fading. Moreover, the wireless linksbetween relay nodes are assumed to be subject to Nakagami
m
fading as well. It is also noted that the interference model underconsideration takes into account the randomness in the numberand location of the interferers and the effect of path loss for theinterfering signals. The main contributions of this paper are asfollows.ã Using the theory of Fox’s Hfunctions and Mellin–Barnesintegrals, a novel closedform expression for the probability density function (pdf) of the aggregate interference isﬁrst derived. This result is afterward used to obtain closedform expressions for important statistics of the signaltointerference ratio (SIR) of each hop, i.e., the pdf, thecumulative distribution function (cdf) of the SIR, and themomentgenerating function (MGF) of the inverse SIR.ã Exact analytical expressions for the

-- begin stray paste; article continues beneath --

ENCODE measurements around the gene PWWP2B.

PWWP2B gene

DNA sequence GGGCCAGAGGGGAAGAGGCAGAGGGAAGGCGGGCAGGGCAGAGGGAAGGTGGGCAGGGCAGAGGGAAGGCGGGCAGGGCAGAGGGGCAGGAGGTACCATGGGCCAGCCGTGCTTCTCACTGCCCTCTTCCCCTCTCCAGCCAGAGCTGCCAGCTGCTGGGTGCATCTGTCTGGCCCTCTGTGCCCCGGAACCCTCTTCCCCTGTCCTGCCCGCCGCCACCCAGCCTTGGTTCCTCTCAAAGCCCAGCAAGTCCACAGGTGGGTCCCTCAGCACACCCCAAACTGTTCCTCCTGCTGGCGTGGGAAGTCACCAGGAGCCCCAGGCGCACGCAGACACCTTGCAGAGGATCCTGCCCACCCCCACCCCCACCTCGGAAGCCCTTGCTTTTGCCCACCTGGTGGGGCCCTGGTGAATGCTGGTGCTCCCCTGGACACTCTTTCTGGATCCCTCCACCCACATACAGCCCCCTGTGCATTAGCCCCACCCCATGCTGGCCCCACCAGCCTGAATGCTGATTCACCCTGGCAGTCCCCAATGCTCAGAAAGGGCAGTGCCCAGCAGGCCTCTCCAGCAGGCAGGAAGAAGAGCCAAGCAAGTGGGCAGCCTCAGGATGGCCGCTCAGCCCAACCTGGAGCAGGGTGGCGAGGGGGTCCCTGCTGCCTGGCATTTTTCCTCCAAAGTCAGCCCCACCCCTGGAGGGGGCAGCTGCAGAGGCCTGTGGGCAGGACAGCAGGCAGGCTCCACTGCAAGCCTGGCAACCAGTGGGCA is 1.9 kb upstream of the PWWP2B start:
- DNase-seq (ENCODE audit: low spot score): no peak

u
th moment of theendtoend SIR are derived.ã Exact analytical expressions and closedform lowerbounds for the OP are derived. These bounds become tightat high values of SIR.ã Exactanalyticalexpressionsandtightlowerboundsfortheaverage biterror probability (ABEP) of digital modulationschemes and exact analytical expressions for the average
TABLE IM
ATHEMATICAL
O
PERATORS AND
F
UNCTIONS
channel capacity are derived in terms of single integrals.Such integrals can be efﬁciently evaluated by employingGauss quadrature techniques.ã An asymptotic error rate performance analysis is presented.Thisprovidesinsightsintotheparametersaffectingsystem performance under the presence of interference.The proposed analysis is tested and veriﬁed by numericallyevaluated results accompanied with Monte Carlo simulations.The remainder of this paper is structured as follows. InSection II, some important properties of the Fox’s Hfunction,which are frequently used throughout this paper, are summarized. Section III outlines the system and the interferencemodels. In Section IV, the statistical properties of the endtoend SIR are investigated. In Section V, analytical expressionsfor the
u